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Beam Shifts: Analogies between light and matter waves
The law of specular reflection in geometrical optics is among the oldest laws known in physics. It does, however, only hold approximately when a real light beam (described as a spatially confined vector field) impinges on a real material surface. Compared to a specularly reflected reference, the reflected beam can be shifted and deflected in and out of the plane of incidence, with the deviation depending on the angle of incidence, the spin angular momentum (polarization), and the orbital angular momentum of the incident beam. Analogous effects also occur for matter waves, such as neutron beams, and in condensed matter physics, where a prominent example is the Spin Hall effect.
The aim of this workshop was to bring together researchers from the relevant communities to explore the interdependence and analogies of the different shift effects. How far do the analogies go, and which novel shift effects can be expected to be discovered in other systems like neutron and electron beams? An intriguing optical beam-shift effect which facilitated this discussion is the “Spin Hall effect of light”, which is a counterpart to the spin Hall effect in condensed-matter physics. Another example is the angular Goos-Hänchen shift, whose analogues for electrons and neutrons had not been considered prior to our workshop.
Through a series of outstanding tutorials, lectures, research talks, and lively discussions between the sessions we achieved a significant step towards a unified understanding of these shift effects. There is now a much improved awareness of their commonalities and important differences, which will stimulate further research in a variety of directions. For instance, the spin Hall effect in condensed matter comprises several subtle effects, some of which require the presence of a periodic potential and external fields. In the conventional setting of optical beam shifts these are not present, and it has been intensely discussed between the different communities how periodic photonic nanostructures offer an excellent testbed to study these analogies more closely. Furthermore, there are now plans to search for the angular Goos-Hänchen shift with neutrons. This workshop has served as a potent catalyst for new collaborations, and at least one joint publication is in preparation.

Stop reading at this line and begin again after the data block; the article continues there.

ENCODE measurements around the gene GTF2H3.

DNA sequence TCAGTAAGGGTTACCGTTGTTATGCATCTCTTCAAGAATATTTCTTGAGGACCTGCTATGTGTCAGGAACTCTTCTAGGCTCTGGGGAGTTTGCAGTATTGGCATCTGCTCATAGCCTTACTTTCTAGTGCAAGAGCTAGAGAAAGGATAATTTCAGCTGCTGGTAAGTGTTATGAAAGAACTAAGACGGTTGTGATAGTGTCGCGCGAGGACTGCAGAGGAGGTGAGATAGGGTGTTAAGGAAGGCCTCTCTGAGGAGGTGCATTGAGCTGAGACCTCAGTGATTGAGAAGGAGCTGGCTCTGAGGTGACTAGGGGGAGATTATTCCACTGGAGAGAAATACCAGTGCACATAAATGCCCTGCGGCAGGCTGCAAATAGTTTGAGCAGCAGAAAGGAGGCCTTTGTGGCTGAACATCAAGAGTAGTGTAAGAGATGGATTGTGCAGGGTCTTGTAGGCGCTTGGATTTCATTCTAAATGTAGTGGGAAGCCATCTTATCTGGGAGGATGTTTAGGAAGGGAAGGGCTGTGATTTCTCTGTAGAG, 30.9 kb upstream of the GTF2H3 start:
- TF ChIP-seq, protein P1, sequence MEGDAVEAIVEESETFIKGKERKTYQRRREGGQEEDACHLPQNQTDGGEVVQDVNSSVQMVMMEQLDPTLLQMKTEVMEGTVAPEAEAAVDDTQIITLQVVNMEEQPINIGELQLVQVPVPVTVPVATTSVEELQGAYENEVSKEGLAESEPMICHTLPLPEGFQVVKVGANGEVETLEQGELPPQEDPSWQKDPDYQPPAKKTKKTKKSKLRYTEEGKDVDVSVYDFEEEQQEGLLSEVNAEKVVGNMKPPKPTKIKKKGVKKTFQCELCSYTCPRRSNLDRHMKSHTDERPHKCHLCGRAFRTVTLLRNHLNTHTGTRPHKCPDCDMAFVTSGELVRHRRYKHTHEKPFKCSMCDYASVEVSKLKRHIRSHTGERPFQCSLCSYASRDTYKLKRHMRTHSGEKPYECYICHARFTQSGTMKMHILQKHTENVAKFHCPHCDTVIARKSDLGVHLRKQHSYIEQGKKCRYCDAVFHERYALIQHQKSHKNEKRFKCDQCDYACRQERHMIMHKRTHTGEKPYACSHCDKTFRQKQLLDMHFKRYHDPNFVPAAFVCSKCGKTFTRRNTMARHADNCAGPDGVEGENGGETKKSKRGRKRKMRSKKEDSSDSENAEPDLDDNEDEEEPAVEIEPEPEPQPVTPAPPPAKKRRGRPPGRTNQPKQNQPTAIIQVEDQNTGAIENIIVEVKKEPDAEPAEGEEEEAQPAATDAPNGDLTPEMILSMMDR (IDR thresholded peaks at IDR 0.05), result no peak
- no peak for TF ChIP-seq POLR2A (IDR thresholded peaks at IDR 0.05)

The first two days of the programme were deliberately intense, with tutorials and more specialized talks by experienced researchers, and flash talks from the more junior participants. In this way we identified a number of questions, which were then addressed in informal and moderated discussion sessions. The second part of the workshop featured no more than 4 talks per day and therefore left room for more extensive discussions. We also offered guided tours through four laboratories, which proved to be a great success as they connected the more abstract discussion from the talks with concrete experimental realizations. This format was met with great enthusiasm by the participants, which were ideally balanced between senior and junior researchers, as well in regard to representation of the relevant communities.
In short, the workshop was a complete success. The participants and scientific organizers wish to express their great appreciation for the work and support of the Lorentz Center. The organizers acknowledge financial support from the following organizations NWO, Leids Universiteits Funds, International Newton Fellowship and the Quantum Optics & Quantum Information Group at Leiden University.